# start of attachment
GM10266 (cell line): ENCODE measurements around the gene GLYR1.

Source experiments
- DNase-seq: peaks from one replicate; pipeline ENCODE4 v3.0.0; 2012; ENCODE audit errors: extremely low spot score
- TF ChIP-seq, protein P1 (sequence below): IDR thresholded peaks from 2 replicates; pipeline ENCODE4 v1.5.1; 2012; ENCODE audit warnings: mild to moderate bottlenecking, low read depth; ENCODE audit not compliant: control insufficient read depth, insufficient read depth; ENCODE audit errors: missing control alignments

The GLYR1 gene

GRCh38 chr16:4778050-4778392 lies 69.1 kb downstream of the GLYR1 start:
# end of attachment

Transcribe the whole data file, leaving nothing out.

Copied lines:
GM10266 (cell line): ENCODE measurements around the gene GLYR1.

Source experiments
- DNase-seq: peaks from one replicate; pipeline ENCODE4 v3.0.0; 2012; ENCODE audit errors: extremely low spot score
- TF ChIP-seq, protein P1 (sequence below): IDR thresholded peaks from 2 replicates; pipeline ENCODE4 v1.5.1; 2012; ENCODE audit warnings: mild to moderate bottlenecking, low read depth; ENCODE audit not compliant: control insufficient read depth, insufficient read depth; ENCODE audit errors: missing control alignments

The GLYR1 gene

GRCh38 chr16:4778050-4778392 lies 69.1 kb downstream of the GLYR1 start: